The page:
"The occasion seemed to favour the capture of Acre, but our spies, deserters, and our prisoners all reported that the plague was ravaging the city and that every day more than sixty persons were dying of it...If the soldiers had entered the city...they would have brought back into the camp the germs of that horrible evil, which is more to be feared than all the armies in the world." (Howard 1961).
Napoleon failed to mention that plague was already ravaging his army well before they laid siege to Acre. When it suited his interests, Napoleon did relate to the Directory that "...six months ago plague broke out in Alexandria with very pronounced symptoms. At Damietta it was milder, at Gaza and Jaffa, worse. It has not appeared at Cairo or Suez, nor in Upper Egypt." (Herold 1962).
On the grueling return to Cairo, more men contracted plague and died on the desert sands. Ships were not available to transport the sick; and the few ships that were available were unequipped for the purpose (Herold 1962). Bourienne, Napoleon's chief secretary, recounted the horrible scene:
"I have seen...plague-stricken men, or people merely suspected of having the plague, being abandoned in fields...The dying, by the roadside, were saying in a barely audible voice, 'I am only wounded, I haven't got the plague,' and in order to convince those who were marching by they opened their wounds or inflicted fresh ones on themselves. Nobody believed them. People said, 'He's a dead man,' and passed by...To our right was the sea; to our left and behind us, the desert we were creating; ahead of us, the sufferings and privations that awaited us." (Bourienne 1836).
When the army reached Jaffa, Napoleon, worried that the Turks would catch his army, consulted with Desgenettes. According to Desgenettes, Napoleon said, "If I were in your place, I should put an end to the sufferings of our plague patients and, at the same time, to the danger they represent for us, by giving them [an overdose of] opium." (La Jonquiére 1899). Desgenettes, however, disagreed, relating to Bonaparte that his duty was to preserve life. Bonaparte stated that his duty was to preserve the army. Napoleon said, "I shall not try to overcome your scruples, but I believe I shall find people who will appreciate my intentions more than you do." (La Jonquiére 1899).
Napoleon was clearly worried about the survival of his army. On May 27, 1799, he ordered that the remaining plague patients at Jaffa be poisoned. According to Bourienne, "Napoleon paced rapidly through the wards, striking the yellow cuffs of his boots with a riding whip...'The Turks will be here in a few hours [he said]. Let all those strong enough to get up come with us; they will be carried on litters and horses'...The complete silence and apathy of the men...announced their imminent end." (Bourienne 1836).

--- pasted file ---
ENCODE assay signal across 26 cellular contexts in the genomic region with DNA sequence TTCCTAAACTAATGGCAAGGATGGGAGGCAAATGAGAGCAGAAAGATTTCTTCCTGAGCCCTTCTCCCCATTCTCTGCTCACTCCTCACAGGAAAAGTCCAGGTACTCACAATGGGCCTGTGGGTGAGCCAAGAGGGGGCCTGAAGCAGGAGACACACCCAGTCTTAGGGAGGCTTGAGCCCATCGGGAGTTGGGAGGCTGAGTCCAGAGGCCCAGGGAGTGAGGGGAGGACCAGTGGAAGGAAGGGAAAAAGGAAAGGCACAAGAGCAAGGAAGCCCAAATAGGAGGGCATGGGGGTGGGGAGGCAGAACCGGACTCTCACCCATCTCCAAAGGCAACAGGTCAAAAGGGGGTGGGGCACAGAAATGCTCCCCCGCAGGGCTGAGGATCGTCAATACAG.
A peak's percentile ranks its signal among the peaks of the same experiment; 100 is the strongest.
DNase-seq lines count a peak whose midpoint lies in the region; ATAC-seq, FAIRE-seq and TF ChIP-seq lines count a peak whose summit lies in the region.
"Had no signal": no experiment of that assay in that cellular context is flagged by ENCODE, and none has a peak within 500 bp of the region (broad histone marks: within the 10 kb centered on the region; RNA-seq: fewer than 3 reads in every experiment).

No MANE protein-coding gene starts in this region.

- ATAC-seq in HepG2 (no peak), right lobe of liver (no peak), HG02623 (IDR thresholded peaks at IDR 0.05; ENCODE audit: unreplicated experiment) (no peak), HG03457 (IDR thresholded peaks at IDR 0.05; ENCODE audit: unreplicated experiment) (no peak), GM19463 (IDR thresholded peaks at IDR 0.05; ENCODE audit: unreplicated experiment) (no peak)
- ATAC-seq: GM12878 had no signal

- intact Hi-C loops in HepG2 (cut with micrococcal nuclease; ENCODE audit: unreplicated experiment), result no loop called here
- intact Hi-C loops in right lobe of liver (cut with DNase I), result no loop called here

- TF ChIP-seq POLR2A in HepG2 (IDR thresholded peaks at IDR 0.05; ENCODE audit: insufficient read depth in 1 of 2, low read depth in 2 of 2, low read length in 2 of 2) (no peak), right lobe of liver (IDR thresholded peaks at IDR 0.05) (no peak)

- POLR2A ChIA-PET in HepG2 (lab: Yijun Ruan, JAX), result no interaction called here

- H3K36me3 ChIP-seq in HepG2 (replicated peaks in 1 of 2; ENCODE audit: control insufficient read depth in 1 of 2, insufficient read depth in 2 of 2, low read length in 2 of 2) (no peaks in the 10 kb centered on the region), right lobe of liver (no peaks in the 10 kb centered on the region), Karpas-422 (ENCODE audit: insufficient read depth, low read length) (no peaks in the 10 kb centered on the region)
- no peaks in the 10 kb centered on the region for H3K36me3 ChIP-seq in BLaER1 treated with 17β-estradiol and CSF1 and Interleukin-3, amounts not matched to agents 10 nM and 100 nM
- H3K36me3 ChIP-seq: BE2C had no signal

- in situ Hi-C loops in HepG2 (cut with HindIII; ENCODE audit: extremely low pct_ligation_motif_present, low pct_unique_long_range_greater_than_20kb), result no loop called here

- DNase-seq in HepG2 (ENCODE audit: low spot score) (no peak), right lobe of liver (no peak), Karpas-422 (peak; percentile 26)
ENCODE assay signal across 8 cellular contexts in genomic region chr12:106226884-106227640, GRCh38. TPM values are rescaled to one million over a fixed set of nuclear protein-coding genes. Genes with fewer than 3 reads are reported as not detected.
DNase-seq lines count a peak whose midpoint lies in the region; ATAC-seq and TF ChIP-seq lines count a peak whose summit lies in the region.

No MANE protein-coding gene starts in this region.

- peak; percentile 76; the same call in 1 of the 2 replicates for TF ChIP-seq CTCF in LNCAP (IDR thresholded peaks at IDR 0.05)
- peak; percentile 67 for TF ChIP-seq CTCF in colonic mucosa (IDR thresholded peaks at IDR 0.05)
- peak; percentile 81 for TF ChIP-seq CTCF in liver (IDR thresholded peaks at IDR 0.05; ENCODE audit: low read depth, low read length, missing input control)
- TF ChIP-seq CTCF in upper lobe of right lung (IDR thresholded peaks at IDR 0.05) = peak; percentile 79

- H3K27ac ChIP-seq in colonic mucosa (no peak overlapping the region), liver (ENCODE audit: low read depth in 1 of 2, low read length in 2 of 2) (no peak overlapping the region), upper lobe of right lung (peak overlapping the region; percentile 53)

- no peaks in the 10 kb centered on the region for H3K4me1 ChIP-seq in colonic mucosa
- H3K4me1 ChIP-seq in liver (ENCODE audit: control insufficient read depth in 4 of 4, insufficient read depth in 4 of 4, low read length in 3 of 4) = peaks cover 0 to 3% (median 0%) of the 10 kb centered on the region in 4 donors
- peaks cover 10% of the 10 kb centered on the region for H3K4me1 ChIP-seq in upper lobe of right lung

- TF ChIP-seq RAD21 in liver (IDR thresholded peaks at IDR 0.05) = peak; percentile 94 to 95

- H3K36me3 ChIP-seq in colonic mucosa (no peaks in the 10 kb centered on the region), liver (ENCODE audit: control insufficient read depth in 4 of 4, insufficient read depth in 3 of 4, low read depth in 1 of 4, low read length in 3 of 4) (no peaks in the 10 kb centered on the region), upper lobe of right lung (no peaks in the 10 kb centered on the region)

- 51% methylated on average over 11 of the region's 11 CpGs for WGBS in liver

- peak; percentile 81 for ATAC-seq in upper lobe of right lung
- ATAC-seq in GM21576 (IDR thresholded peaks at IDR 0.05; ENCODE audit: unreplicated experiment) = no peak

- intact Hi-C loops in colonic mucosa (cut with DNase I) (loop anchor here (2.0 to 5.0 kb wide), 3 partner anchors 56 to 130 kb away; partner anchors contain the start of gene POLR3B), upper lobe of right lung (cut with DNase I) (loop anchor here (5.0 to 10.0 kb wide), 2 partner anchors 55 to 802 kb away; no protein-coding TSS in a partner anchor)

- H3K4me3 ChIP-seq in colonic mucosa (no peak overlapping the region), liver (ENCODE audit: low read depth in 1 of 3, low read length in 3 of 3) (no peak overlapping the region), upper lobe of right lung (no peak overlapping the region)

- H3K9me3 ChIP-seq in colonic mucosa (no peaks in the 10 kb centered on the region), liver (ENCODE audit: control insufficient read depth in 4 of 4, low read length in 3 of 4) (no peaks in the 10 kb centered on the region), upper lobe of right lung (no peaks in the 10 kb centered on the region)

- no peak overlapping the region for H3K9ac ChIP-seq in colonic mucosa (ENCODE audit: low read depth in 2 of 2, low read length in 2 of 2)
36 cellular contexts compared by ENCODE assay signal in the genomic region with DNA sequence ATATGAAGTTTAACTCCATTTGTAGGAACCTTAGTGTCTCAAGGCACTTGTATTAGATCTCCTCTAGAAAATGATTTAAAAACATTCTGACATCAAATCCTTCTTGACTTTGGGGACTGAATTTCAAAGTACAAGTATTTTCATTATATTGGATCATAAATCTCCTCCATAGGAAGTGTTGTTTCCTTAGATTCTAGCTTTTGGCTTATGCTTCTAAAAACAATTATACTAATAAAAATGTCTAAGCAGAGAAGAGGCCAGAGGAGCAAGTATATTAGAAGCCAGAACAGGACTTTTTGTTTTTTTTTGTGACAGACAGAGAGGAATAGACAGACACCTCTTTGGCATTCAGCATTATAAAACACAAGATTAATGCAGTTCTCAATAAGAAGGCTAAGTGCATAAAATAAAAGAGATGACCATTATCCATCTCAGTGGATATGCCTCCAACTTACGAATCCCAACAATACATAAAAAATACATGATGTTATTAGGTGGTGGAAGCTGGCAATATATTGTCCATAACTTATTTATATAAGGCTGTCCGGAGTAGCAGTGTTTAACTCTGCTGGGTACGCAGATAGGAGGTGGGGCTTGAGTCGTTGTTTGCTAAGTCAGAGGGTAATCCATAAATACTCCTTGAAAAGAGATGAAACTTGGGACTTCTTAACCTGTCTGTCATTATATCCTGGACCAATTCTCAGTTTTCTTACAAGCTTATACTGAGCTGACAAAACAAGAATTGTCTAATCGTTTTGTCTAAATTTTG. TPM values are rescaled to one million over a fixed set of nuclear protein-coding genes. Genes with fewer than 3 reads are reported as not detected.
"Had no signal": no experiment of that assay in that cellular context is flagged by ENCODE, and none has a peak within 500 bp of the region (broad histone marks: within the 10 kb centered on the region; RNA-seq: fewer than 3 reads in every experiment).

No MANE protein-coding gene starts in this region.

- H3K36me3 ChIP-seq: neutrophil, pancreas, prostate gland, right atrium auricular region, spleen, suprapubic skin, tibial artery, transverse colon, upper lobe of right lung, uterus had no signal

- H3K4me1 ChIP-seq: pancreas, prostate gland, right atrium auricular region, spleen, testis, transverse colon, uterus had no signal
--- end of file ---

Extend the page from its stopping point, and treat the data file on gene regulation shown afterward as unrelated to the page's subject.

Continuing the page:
What happened next is surrounded in controversy. Napoleon definitely gave orders to poison the 50 or so remaining soldiers. Dr. Desgenettes refused, so Royer, the chief pharmacist, administered the doses of laudanum. There is no record of any of the soldiers dying from the poison, although several claim to have survived the poisoning and the plague. Indeed, the Turks apparently found seven soldiers alive at the hospital when they entered Jaffa. The French soldiers recovered from plague and were cared for by the British navy (Herold 1962).
The Syrian campaign was over. Napoleon and the remains of his army returned to Cairo. Napoleon sailed to Europe on 24 August 1799 to meet his destiny. Although the figures are incomplete, the archives of the French Ministry of War indicate that French casualties in Syria included at least 1,200 killed in action, 1,000 dead from disease, and 2,500 ill or seriously wounded. In all, 2,000 soldiers may have died from bubonic plague during the entire Egyptian expedition (Herold 1962).
Although bubonic plague was not a key factor in determining the failure of the French to take all of Syria from the Turks, it was no doubt a contributing factor. Its presence seems to have influenced Napoleon's decision to return to the relatively safe confines of Egypt. Moreover, plague was greatly feared by the officers, soldiers, and doctors and it affected their morale.
Causes of the Epidemic
Many factors contributed to the outbreak of plague during the Syrian campaign. The French soldiers had not been exposed to plague before; therefore, they represented a virgin population for the disease to manifest itself (epidemiologists call a virgin population immunologically naive). Additionally, poor water and food supplies, bad hygienic conditions, and dysentery stressed the soldiers. Wild rodents, rats, and fleas were present in the garrisons in Egypt and the towns in Syria, thus a reservoir for the disease existed. An infantry battalion from Damietta, one of the plague-stricken garrisons helped spread the disease by leaving with the advance units for Syria.
The physical environment in Syria was especially conducive to plague. The disease
typically becomes epidemic in hot, dry conditions. These conditions occurred during
the spring and summer of 1799. Dry conditions stress rodents and bring them in even
closer contact with humans.
The social environment, like most social conditions during wartime, favored disease outbreaks. The plundering of towns during sieges left little clean food and water. Reduced resources meant reduced hygiene. Sanitary conditions were abysmal for the French troops, Turkish troops, and citizens. Although infection rates were not high, mortality was great. The increased mortality most likely resulted from unsanitary conditions in the camps, the towns, and even in the hospitals.